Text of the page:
Bipolar Disorder (BD) alternates depressive, manic or hypomanic phases. A manic episode (ME) is the main psychopathological condition of BD and it often requires hospitalization. Air pollution is thought to play a role in onset and exacerbation of several psychiatric disorders. We aimed to verify the association between exposure to particulate matter ≤10mum (PM10) and ME severity, assessed through the Young Mania Rating Scale (YMRS). We evaluated clinical records regarding 414 hospital admissions of 186 patients residing in Milan (Italy), hospitalized for ME in the Psychiatry Unit of the Policlinico Hospital from 2007 to 2019. Patients were assigned mean daily PM10 and apparent temperature levels of the Milan municipality. As exposure windows, we considered single days preceding hospitalization (lag0 to 7) and their average estimates (lag0-1 to 0-7). We applied mixed effect models, adjusted for relevant confounders. Short-term PM10 exposure was associated with a reduction in YMRS, both when considering daily lags [beta: -0.43 (95% Confidence Interval: -0.83; -0.03) at lag0] and their average [-0.47 (-0.90; -0.04) at lag0-1]. YMRS was higher in psychotic patients (24.8) and lower in ME with mixed components (15.5) if compared to episodes characterized by neither mixed nor psychotic features (17.4, p<0.001). While PM10 did not influence the risk of psychotic symptoms at admission, it was associated with a higher risk of ME with mixed features, with Odds Ratios ranging from 2.43 (1.02; 5.76) at lag0 to 3.60 (1.22; 10.7) at lag0-2. Our findings show that increasing levels of PM10 move the ME towards the depressive pole of the BD spectrum and augment the probability of hospitalization for ME with mixed components. These results have important clinical implications, as mixed features worsen the course of ME and make the management of bipolar patients challenging.

Short-term air pollution exposure is associated with lower severity and mixed features of manic episodes in hospitalized bipolar patients: a cross-sectional study in Milan, Italy / M. Carugno, D. Palpella, A. Ceresa, A.C. Pesatori, M. Buoli. - In: ENVIRONMENTAL RESEARCH. - ISSN 0013-9351. - 196(2021 May), pp. 110943.1-110943.6. [10.1016/j.envres.2021.110943]

Short-term air pollution exposure is associated with lower severity and mixed features of manic episodes in hospitalized bipolar patients: a cross-sectional study in Milan, Italy

M. Carugno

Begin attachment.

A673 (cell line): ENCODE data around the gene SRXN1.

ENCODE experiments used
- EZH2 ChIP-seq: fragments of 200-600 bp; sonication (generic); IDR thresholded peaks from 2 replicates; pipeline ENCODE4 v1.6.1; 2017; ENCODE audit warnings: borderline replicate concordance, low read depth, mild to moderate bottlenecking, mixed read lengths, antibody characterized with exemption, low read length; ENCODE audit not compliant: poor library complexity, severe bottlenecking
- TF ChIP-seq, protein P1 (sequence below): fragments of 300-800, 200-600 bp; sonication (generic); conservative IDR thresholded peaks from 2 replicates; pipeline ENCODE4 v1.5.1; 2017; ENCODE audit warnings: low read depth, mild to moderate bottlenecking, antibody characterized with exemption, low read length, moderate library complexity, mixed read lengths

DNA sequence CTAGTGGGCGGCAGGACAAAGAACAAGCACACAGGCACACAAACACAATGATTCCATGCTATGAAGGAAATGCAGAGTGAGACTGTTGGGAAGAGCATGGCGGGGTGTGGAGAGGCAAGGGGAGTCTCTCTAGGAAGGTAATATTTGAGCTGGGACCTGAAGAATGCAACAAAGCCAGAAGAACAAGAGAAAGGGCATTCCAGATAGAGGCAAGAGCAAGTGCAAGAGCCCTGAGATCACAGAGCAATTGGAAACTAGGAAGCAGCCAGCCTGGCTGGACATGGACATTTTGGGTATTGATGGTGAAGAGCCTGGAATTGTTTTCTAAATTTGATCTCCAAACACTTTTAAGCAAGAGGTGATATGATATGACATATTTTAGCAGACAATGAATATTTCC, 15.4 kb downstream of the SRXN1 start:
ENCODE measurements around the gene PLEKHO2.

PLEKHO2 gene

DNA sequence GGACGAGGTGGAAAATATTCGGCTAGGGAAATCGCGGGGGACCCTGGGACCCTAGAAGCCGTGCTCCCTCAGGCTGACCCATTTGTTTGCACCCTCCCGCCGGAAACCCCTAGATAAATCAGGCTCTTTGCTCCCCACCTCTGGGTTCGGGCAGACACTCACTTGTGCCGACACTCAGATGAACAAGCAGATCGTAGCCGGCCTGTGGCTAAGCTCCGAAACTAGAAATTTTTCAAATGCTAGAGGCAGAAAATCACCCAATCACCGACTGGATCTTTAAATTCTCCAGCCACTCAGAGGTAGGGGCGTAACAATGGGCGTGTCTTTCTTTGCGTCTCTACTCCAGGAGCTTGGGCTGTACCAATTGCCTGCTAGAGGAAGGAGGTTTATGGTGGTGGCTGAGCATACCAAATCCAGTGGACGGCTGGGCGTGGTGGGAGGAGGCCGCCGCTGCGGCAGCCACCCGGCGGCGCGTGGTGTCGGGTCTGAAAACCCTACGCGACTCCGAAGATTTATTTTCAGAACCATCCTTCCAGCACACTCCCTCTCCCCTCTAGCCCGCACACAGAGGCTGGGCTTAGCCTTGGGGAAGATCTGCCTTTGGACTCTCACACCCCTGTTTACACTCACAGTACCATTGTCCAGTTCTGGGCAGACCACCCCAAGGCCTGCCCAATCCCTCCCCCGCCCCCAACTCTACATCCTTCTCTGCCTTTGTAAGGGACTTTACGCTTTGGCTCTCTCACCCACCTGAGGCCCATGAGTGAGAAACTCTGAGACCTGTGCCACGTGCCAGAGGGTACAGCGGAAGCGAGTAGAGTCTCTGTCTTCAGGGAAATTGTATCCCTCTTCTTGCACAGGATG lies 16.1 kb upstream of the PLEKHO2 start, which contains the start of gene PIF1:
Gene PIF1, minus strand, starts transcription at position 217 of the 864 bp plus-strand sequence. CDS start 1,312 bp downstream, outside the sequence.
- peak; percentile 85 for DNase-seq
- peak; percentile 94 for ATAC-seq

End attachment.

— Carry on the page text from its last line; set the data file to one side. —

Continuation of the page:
Primo
;
D. Palpella
Secondo
;
A. Ceresa;A.C. Pesatori
Penultimo
;
M. Buoli
Ultimo
2021

Abstract

Bipolar Disorder (BD) alternates depressive, manic or hypomanic phases. A manic episode (ME) is the main psychopathological condition of BD and it often requires hospitalization. Air pollution is thought to play a role in onset and exacerbation of several psychiatric disorders. We aimed to verify the association between exposure to particulate matter ≤10mum (PM10) and ME severity, assessed through the Young Mania Rating Scale (YMRS). We evaluated clinical records regarding 414 hospital admissions of 186 patients residing in Milan (Italy), hospitalized for ME in the Psychiatry Unit of the Policlinico Hospital from 2007 to 2019. Patients were assigned mean daily PM10 and apparent temperature levels of the Milan municipality. As exposure windows, we considered single days preceding hospitalization (lag0 to 7) and their average estimates (lag0-1 to 0-7). We applied mixed effect models, adjusted for relevant confounders. Short-term PM10 exposure was associated with a reduction in YMRS, both when considering daily lags [beta: -0.43 (95% Confidence Interval: -0.83; -0.03) at lag0] and their average [-0.47 (-0.90; -0.04) at lag0-1]. YMRS was higher in psychotic patients (24.8) and lower in ME with mixed components (15.5) if compared to episodes characterized by neither mixed nor psychotic features (17.4, p<0.001). While PM10 did not influence the risk of psychotic symptoms at admission, it was associated with a higher risk of ME with mixed features, with Odds Ratios ranging from 2.43 (1.02; 5.76) at lag0 to 3.60 (1.22; 10.7) at lag0-2. Our findings show that increasing levels of PM10 move the ME towards the depressive pole of the BD spectrum and augment the probability of hospitalization for ME with mixed components. These results have important clinical implications, as mixed features worsen the course of ME and make the management of bipolar patients challenging.
Air pollution; Bipolar disorder; Manic episodes; Particulate matter; Young mania rating scale
Settore MED/44 - Medicina del Lavoro
26-feb-2021
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Utilizza questo identificativo per citare o creare un link a questo documento: https://hdl.handle.net/2434/823140
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